The first command uses the New-PSSession cmdlet to create PSSessions on three remote computers.

The second command uses a Get-PSSession cmdlet to get the three PSSessions. It then saves each of the PSSessions in a separate variable.

When Windows PowerShell assigns an array of objects to an array of variables, it assigns the first object to the first variable, the second object to the second variable, and so on. If there are more objects than variables, it assigns all remaining objects to the last variable in the array. If there are more variables than objects, the extra variables are not used.

Example 5: Delete a session by using an instance ID

PS C:\>Get-PSSession | Format-Table -Property ComputerName, InstanceID
PS C:\>$s = Get-PSSession -InstanceID a786be29-a6bb-40da-80fb-782c67f7db0f
PS C:\>Remove-PSSession -Session $s

This example shows how to get a PSSession by using its instance ID, and then to delete the PSSession.

The first command gets all of the PSSessions that were created in the current session. It sends the PSSessions to the Format-Table cmdlet, which displays the ComputerName and InstanceID properties of each PSSession.

The second command uses the Get-PSSession cmdlet to get a particular PSSession and to save it in the $s variable. The command uses the InstanceID parameter to identify the PSSession.

The third command uses the Remove-PSSession cmdlet to delete the PSSession in the $s variable.

Example 6: Get a session that has a particular name

The first command gets sessions on the Server02 and Server12 remote computers that have names that begin with BackupJob and use the ITTasks session configuration.The command uses the *Name* parameter to specify the name pattern and the *ConfigurationName* parameter to specify the session configuration. The value of the *SessionOption* parameter is a hash table that sets the value of the *OperationTimeout* to 240000 milliseconds (4 minutes). This setting gives the command more time to complete.The *ConfigurationName* and *SessionOption* parameters are used to configure the temporary sessions in which the **Get-PSSession** cmdlet runs on each computer.The output shows that the command returns the BackupJob04 session. The session is disconnected and the *Availability* is None, which indicates that it is not in use.
PS C:\>Get-PSSession -ComputerName Server02, Server12 -Name BackupJob* -ConfigurationName ITTasks -SessionOption @{OperationTimeout=240000}
 Id Name            ComputerName    State         ConfigurationName     Availability
 -- ----            ------------    -----         -----------------     ------------
  3 BackupJob04     Server02        Disconnected        ITTasks                  None

The second command uses the **Get-PSSession** cmdlet to get to the BackupJob04 session and the Connect-PSSession cmdlet to connect to the session. The command saves the session in the $s variable.
PS C:\>$s = Get-PSSession -ComputerName Server02 -Name BackupJob04 -ConfigurationName ITTasks | Connect-PSSession

The third command gets the session in the $s variable. The output shows that the **Connect-PSSession** command was successful. The session is in the **Opened** state and is available for use.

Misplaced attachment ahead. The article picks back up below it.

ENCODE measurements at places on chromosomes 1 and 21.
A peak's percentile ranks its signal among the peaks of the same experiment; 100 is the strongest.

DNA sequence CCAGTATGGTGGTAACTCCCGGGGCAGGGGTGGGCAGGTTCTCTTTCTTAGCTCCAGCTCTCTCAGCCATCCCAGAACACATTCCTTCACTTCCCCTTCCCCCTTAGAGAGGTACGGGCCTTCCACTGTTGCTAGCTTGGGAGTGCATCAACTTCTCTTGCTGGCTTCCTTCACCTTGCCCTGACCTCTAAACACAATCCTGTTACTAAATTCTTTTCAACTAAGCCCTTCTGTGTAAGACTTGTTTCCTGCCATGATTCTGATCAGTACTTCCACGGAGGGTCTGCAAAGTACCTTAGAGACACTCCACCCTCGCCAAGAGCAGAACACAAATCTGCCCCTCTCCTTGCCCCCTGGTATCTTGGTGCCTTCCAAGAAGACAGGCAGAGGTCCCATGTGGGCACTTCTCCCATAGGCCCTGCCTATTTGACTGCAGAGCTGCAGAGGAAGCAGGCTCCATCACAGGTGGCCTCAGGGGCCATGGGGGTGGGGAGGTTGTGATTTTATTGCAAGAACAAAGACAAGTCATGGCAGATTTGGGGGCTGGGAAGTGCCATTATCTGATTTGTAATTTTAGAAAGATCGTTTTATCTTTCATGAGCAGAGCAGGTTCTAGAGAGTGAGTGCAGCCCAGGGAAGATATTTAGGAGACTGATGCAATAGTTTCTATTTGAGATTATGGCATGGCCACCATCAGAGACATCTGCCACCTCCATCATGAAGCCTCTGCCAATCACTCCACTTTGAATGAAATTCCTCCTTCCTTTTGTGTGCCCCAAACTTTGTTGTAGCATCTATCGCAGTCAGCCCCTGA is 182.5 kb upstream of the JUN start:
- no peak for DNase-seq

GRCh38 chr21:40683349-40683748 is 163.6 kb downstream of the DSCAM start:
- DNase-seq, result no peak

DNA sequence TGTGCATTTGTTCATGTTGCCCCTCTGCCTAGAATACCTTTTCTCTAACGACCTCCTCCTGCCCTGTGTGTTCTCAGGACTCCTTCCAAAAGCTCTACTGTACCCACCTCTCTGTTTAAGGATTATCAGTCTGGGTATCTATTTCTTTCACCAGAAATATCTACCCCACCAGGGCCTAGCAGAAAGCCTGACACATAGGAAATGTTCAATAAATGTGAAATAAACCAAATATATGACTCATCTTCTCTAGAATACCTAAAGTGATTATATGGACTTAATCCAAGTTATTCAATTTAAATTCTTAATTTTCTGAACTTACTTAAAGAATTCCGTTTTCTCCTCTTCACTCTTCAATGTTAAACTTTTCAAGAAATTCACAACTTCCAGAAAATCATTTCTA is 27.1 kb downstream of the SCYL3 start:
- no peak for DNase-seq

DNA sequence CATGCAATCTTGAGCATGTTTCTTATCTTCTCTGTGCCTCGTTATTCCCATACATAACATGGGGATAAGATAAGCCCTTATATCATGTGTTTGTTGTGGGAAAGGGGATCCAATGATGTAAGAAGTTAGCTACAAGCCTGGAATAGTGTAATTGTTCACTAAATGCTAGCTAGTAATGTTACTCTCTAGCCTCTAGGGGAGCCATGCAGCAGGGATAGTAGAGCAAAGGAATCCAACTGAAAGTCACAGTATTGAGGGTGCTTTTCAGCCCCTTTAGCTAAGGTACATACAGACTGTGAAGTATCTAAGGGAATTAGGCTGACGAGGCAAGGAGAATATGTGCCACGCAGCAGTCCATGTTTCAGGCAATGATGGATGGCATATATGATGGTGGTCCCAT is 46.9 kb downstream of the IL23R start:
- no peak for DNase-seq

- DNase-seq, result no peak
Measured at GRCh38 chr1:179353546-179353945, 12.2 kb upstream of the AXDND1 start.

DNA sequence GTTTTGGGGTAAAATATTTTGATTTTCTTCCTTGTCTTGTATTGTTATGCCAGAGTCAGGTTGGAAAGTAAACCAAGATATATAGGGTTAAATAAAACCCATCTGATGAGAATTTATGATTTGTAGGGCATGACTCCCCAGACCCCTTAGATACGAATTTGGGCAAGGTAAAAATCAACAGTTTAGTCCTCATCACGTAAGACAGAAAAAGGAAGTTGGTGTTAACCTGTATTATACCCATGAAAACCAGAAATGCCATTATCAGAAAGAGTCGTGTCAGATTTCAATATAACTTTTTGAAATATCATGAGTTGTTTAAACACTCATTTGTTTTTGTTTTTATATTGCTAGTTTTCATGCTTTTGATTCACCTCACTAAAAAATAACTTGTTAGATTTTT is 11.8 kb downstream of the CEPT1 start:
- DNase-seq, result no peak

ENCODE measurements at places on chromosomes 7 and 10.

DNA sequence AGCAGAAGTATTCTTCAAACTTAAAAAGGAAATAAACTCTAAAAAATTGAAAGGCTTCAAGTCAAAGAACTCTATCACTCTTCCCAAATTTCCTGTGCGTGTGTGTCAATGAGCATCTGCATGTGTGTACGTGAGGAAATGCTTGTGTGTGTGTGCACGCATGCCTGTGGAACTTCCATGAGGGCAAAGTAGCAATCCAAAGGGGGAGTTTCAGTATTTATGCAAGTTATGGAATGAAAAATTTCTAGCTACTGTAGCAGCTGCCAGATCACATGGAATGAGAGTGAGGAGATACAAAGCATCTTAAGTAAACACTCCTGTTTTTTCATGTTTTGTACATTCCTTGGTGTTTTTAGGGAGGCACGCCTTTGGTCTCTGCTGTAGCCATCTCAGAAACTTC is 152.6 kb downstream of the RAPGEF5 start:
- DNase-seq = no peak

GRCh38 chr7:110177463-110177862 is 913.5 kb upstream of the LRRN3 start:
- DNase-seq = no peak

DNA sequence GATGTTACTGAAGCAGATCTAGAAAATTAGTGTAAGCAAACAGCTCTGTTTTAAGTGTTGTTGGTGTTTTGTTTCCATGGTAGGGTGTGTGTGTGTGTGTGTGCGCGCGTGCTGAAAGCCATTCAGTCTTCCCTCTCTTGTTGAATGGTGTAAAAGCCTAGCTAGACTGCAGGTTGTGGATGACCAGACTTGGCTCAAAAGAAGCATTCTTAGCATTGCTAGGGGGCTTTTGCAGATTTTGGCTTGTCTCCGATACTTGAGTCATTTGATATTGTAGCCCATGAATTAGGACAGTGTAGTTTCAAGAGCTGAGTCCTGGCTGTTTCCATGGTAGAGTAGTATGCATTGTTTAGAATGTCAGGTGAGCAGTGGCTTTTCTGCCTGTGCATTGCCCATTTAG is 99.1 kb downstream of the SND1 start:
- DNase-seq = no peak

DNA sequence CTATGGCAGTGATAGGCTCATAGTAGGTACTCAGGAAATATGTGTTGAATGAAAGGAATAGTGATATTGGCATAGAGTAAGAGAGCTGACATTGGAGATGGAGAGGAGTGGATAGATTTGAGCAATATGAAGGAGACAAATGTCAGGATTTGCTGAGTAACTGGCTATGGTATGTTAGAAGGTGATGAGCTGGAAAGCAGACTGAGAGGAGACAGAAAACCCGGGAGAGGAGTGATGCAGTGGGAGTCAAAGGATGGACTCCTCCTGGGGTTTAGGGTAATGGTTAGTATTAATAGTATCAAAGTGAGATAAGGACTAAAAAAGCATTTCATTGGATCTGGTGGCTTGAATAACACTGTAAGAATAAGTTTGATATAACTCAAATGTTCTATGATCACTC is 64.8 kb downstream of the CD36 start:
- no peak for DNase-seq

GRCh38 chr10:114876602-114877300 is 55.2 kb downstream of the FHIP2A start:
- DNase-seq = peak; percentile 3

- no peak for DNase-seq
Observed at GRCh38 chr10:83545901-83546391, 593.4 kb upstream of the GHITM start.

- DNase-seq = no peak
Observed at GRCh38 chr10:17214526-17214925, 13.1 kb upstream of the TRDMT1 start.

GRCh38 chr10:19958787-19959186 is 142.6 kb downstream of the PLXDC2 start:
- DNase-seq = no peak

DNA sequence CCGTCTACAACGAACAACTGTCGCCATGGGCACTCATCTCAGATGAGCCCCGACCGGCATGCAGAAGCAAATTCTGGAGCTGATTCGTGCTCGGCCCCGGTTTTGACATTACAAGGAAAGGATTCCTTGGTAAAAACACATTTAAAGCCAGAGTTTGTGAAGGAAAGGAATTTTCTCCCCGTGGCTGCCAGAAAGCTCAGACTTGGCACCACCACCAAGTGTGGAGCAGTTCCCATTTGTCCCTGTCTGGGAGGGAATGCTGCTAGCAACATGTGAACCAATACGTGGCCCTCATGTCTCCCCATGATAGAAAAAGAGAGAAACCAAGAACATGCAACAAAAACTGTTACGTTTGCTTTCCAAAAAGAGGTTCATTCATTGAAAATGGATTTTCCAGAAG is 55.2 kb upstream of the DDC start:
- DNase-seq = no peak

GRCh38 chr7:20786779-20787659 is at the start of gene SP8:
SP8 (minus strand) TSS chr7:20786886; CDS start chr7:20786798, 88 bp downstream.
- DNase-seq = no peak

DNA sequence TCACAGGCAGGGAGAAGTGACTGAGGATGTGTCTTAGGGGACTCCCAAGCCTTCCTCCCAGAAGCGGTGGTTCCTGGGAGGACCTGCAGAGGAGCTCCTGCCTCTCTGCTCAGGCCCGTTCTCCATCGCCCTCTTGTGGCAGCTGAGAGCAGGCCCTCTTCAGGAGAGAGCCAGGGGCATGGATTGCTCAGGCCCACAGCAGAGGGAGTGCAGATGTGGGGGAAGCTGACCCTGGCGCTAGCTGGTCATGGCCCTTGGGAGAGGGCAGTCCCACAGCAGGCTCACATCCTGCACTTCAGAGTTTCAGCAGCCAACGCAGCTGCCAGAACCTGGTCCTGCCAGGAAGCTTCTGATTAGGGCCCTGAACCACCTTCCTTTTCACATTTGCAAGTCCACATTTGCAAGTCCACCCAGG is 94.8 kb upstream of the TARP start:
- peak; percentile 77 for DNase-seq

PS C:\>$s
Id Name            ComputerName    State         ConfigurationName     Availability
-- ----            ------------    -----         -----------------     ------------
 5 BackupJob04     Server02        Opened        ITTasks                  Available

The commands in this example find a session that has a particular name format and uses a particular session configuration and then connect to the session. You can use a command like this one to find a session in which a colleague started a task and connect to finish the task.

Example 7: Get a session by using its ID

PS C:\>Get-PSSession -Id 2

This command gets the PSSession with ID 2. Because the value of the ID property is unique only in the current session, the Id parameter is valid only for local commands.

PARAMETERS

-AllowRedirection

Indicates that this cmdlet allows redirection of this connection to an alternate Uniform Resource Identifier (URI). By default, Windows PowerShell does not redirect connections.

This parameter configures the temporary connection that is created to run a Get-PSSession command with the ConnectionUri parameter.

This parameter was introduced in Windows PowerShell 3.0.

Type: SwitchParameter
Parameter Sets: ConnectionUriInstanceId, ConnectionUri
Aliases: 

Required: False
Position: Named
Default value: None
Accept pipeline input: False
Accept wildcard characters: False

-ApplicationName

Specifies the name of an application. This cmdlet connects only to sessions that use the specified application.

Enter the application name segment of the connection URI. For example, in the following connection URI, the application name is WSMan: http://localhost:5985/WSMAN. The application name of a session is stored in the Runspace.ConnectionInfo.AppName property of the session.

The value of this parameter is used to select and filter sessions. It does not change the application that the session uses.

Type: String
Parameter Sets: ComputerName, ComputerInstanceId
Aliases: 

Required: False
Position: Named
Default value: None
Accept pipeline input: True (ByPropertyName)
Accept wildcard characters: False

-Authentication

Specifies the mechanism that is used to authenticate credentials for the session in which the Get-PSSession command runs.

This parameter configures the temporary connection that is created to run a Get-PSSession command with the ComputerName or ConnectionUri parameter.

The acceptable values for this parameter are:

  • Default
  • Basic
  • Credssp
  • Digest
  • Kerberos
  • Negotiate
  • NegotiateWithImplicitCredential.

The default value is Default.

For information about the values of this parameter, see the description of the AuthenticationMechanism Enumerationhttp://go.microsoft.com/fwlink/?LinkID=144382 (http://go.microsoft.com/fwlink/?LinkID=144382) in the Microsoft Developer Network (MSDN) library.